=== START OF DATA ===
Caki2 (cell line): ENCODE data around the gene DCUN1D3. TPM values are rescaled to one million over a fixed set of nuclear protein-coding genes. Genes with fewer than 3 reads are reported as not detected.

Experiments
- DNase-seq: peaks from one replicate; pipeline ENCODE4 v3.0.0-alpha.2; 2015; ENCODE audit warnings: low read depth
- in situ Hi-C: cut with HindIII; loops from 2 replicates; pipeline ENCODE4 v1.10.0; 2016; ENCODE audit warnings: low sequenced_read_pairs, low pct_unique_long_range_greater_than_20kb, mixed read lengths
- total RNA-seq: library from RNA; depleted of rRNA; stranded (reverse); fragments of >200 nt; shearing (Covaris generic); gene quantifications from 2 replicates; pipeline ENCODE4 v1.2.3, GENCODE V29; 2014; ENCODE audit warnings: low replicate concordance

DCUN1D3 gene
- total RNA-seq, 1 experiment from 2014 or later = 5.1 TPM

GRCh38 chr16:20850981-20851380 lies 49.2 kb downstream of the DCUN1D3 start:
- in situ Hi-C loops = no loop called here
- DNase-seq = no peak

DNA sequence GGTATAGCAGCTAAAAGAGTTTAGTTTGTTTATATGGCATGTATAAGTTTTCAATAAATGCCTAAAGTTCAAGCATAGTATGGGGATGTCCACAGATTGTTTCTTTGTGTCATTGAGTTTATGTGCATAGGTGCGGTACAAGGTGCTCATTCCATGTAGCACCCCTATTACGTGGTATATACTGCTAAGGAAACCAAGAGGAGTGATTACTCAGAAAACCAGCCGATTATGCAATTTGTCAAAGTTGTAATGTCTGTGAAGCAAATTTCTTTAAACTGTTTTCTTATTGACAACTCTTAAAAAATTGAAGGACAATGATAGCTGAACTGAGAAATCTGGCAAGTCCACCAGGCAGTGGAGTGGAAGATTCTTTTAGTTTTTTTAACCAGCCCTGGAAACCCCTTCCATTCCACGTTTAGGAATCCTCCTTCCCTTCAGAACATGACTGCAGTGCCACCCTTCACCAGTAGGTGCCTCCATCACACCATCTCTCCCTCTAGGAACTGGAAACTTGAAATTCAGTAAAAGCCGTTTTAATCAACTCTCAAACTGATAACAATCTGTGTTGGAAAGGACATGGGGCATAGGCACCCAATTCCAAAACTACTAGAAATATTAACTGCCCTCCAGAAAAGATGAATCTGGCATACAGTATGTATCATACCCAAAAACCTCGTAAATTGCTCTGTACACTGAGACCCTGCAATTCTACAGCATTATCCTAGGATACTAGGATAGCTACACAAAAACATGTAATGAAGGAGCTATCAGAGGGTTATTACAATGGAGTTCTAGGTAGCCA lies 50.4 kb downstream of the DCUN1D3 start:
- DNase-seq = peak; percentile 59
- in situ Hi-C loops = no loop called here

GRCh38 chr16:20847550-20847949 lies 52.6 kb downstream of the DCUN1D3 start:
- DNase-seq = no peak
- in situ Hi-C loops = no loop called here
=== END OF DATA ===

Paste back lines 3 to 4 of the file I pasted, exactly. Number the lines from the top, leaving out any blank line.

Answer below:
- DNase-seq: peaks from one replicate; pipeline ENCODE4 v3.0.0-alpha.2; 2015; ENCODE audit warnings: low read depth
- in situ Hi-C: cut with HindIII; loops from 2 replicates; pipeline ENCODE4 v1.10.0; 2016; ENCODE audit warnings: low sequenced_read_pairs, low pct_unique_long_range_greater_than_20kb, mixed read lengths